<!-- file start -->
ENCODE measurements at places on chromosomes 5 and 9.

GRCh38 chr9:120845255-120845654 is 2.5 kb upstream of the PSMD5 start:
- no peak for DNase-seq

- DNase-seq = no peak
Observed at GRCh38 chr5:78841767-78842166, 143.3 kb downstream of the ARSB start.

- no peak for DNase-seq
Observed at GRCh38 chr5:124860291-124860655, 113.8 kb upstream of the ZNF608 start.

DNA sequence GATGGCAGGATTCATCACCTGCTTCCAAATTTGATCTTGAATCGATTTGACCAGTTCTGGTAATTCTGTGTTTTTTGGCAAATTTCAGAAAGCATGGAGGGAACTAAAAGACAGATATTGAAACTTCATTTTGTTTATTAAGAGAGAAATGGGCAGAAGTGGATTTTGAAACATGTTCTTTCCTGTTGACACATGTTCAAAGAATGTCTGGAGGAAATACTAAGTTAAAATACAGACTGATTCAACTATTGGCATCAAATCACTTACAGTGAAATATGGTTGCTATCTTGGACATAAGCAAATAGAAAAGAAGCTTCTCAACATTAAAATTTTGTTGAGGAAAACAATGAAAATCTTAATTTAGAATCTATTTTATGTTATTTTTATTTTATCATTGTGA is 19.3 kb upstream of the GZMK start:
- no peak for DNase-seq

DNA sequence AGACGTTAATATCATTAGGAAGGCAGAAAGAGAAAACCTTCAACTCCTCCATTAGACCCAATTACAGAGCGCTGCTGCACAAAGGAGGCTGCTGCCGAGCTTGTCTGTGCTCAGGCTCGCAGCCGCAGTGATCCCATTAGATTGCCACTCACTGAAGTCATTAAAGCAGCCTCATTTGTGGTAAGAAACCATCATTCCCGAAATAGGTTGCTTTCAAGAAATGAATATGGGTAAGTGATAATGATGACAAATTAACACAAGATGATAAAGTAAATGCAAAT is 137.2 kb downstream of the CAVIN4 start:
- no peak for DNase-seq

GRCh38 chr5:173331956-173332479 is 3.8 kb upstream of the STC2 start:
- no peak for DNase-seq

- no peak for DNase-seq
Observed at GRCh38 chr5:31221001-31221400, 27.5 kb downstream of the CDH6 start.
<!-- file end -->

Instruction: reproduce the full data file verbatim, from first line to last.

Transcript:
ENCODE measurements at places on chromosomes 5 and 9.

GRCh38 chr9:120845255-120845654 is 2.5 kb upstream of the PSMD5 start:
- no peak for DNase-seq

- DNase-seq = no peak
Observed at GRCh38 chr5:78841767-78842166, 143.3 kb downstream of the ARSB start.

- no peak for DNase-seq
Observed at GRCh38 chr5:124860291-124860655, 113.8 kb upstream of the ZNF608 start.

DNA sequence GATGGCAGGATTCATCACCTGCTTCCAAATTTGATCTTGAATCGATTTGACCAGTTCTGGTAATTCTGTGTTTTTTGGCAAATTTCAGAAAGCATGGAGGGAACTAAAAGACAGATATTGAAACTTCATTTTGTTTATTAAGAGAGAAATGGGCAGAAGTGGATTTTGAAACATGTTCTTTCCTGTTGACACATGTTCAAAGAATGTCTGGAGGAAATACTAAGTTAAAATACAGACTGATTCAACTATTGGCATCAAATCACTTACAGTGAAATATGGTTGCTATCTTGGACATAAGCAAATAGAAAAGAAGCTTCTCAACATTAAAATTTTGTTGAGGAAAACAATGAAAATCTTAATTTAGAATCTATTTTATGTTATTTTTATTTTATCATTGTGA is 19.3 kb upstream of the GZMK start:
- no peak for DNase-seq

DNA sequence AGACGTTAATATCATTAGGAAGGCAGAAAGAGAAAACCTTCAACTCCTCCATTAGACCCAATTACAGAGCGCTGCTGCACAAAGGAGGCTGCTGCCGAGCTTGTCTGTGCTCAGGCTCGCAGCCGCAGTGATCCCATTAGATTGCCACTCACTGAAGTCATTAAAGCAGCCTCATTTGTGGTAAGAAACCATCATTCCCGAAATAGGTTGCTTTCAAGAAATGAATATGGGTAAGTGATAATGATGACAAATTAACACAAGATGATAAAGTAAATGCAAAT is 137.2 kb downstream of the CAVIN4 start:
- no peak for DNase-seq

GRCh38 chr5:173331956-173332479 is 3.8 kb upstream of the STC2 start:
- no peak for DNase-seq

- no peak for DNase-seq
Observed at GRCh38 chr5:31221001-31221400, 27.5 kb downstream of the CDH6 start.